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Can I get a private or federal student loan through US bank student loans?

I wanted to get a student loan to finance my college education. Some of my friends suggested that I should try US bank student loans. I have little idea how to get a student loan and whom to approach. Does the US Bank offer private loans for college? If yes, what are the steps to apply for a loan? Also, is it a good idea to take out the US Bank student loan in terms of interest rates and student loans payment options as I will need to find employment to repay?

Samantha Stevenson

in Student Loans

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Melissa Norris on January 30, 2018

Unfortunately, you will no longer get a student loan from the US Bank. They do not offer both federal and private loans. After a federal government announcement in 2012 that private loans would not enjoy federal guarantee, the US Bank stopped offering student loans. When US Bank offered loans, you could get two types of loans; Fixed-Rate US Bank loan and No-fee US Bank loan for students. The primary difference between both was that the latter had a variable interest rate. However, the problem is that you don’t get these loans anymore.

Though the US Bank stopped offering loans, it still offers some help to student loan seekers. On their website, it is possible for students to find information that is helpful in finding and deciding on appropriate loans. By reading the tips for students on their website, you can learn how to manage your money, how to get education loans, and how to pay your college fees in different ways.

So it is clear that you have to find other options. What are they? The first, and, in fact, the most important, is filling out FAFSA. What is FAFSA? It stands for Free Application for Federal Student Aid. In order to understand and be eligible for all types of federal student aid like PLUS loans, Perkins Student Loans and Direct Stafford Loans, this is the easiest way. FAFSA will decide what aid best suits your application. So this is the first option a student loan seeker should explore.

If you are not eligible for a federal student loan, you can try a loan from a private lender. However, it is important for you to take so many things into consideration before finalizing the deal. Firstly, you should compare the interest rates of many lenders before deciding which bank offers the lowest interest rates. After that, it is also important to check whether you are going to get a grace period because it is not easy to start student loans repayment if you fail to get employment and your financial situation is weak. Secondly, you should also check whether the bank allows you to defer your private loan to pursue college education if you enter further study or face any financial hardship. Moreover, you should check whether the bank will charge you interest for the grace period and deferment period. And if they charge for the same, you need to check whether that is added to the principal amount or appears in the form of a balloon payment at the end of the loan term. Finally, make sure that the installments are not too high for you to afford.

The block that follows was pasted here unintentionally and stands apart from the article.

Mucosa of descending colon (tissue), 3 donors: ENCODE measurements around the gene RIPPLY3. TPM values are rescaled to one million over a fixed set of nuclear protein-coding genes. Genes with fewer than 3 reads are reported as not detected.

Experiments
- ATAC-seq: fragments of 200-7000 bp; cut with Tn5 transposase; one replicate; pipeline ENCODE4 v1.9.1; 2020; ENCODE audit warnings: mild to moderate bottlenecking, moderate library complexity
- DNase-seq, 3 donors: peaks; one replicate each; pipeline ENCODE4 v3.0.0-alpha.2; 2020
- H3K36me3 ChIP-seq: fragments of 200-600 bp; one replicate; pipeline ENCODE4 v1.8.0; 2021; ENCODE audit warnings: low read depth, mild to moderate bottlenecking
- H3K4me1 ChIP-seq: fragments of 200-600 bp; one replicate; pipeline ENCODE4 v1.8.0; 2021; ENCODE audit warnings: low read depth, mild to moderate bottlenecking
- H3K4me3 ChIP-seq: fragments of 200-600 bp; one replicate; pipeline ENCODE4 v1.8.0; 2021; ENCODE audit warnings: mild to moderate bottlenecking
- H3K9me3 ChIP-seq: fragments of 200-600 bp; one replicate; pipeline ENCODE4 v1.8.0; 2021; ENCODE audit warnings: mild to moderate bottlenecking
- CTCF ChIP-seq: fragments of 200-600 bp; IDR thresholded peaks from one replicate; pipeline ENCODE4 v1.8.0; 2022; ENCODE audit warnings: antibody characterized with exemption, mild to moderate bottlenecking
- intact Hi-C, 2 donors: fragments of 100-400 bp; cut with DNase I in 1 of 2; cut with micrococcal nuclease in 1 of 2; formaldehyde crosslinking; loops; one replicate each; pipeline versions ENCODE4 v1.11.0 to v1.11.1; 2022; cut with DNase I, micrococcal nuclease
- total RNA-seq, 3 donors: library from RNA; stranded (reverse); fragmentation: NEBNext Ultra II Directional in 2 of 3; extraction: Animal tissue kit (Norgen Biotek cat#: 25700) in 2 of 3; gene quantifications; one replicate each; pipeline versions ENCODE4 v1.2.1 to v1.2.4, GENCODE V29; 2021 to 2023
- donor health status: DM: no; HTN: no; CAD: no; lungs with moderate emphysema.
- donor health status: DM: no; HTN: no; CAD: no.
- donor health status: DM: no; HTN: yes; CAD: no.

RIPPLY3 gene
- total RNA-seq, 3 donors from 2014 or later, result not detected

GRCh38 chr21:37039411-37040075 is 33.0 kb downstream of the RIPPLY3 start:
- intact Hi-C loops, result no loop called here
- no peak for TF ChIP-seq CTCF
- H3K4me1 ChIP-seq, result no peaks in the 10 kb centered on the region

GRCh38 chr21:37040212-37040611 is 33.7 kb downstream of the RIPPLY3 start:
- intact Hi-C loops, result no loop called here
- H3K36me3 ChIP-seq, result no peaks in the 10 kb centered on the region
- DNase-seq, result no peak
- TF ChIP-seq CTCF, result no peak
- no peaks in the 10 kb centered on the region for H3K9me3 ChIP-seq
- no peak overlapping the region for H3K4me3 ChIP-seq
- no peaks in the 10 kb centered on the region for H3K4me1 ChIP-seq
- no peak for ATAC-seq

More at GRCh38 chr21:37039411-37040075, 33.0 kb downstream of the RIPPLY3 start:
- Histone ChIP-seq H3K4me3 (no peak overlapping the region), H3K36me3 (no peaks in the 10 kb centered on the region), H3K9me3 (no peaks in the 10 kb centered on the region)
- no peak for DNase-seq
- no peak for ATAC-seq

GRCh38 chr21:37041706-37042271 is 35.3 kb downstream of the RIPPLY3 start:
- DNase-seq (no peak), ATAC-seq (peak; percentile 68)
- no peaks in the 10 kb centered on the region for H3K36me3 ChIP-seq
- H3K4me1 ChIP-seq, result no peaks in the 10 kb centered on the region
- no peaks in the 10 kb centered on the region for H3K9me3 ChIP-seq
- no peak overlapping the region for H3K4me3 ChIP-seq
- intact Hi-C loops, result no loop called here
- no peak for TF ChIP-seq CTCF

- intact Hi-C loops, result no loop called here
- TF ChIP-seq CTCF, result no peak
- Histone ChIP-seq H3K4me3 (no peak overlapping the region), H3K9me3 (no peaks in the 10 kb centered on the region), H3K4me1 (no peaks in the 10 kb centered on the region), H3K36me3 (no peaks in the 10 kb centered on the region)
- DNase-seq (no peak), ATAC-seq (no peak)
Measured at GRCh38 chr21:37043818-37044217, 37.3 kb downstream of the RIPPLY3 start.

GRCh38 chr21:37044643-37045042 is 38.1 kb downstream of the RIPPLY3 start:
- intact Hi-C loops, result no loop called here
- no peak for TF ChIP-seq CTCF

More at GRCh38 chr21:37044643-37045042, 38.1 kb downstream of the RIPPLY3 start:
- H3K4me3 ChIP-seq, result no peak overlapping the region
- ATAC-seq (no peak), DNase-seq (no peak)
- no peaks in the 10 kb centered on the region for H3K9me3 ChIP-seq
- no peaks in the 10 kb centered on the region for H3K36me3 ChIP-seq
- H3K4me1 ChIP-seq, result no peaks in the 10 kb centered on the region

Caleb Jenkinsa year ago

Being a person who experienced the issues associated with taking out college education private loans and repaying student loans, I would suggest that a private loan should be your last resort. Even if you are forced to have a private student loan, don’t be disheartened; you can still try to consolidate and refinance your private loan. I have seen a few of my friends trying to do so but I understood from them that your chances of success in refinancing depend on your credit score, income, savings, and the degree you pursue. However, this is certainly worth trying because by consolidating and refinancing your loan, you can get lower interest rate and smaller monthly installments. A few banks that are useful for refinancing and consolidating are SoFi, CommonBond, Earnest, Laurel Road, Lendkey, and Citizens Bank. If you are trying to refinance
and consolidate an undergraduate or graduate school student loan, SoFi is the best option. It offers 5 to 20 year repayment options along with unemployment protection, career support and entrepreneur programs.


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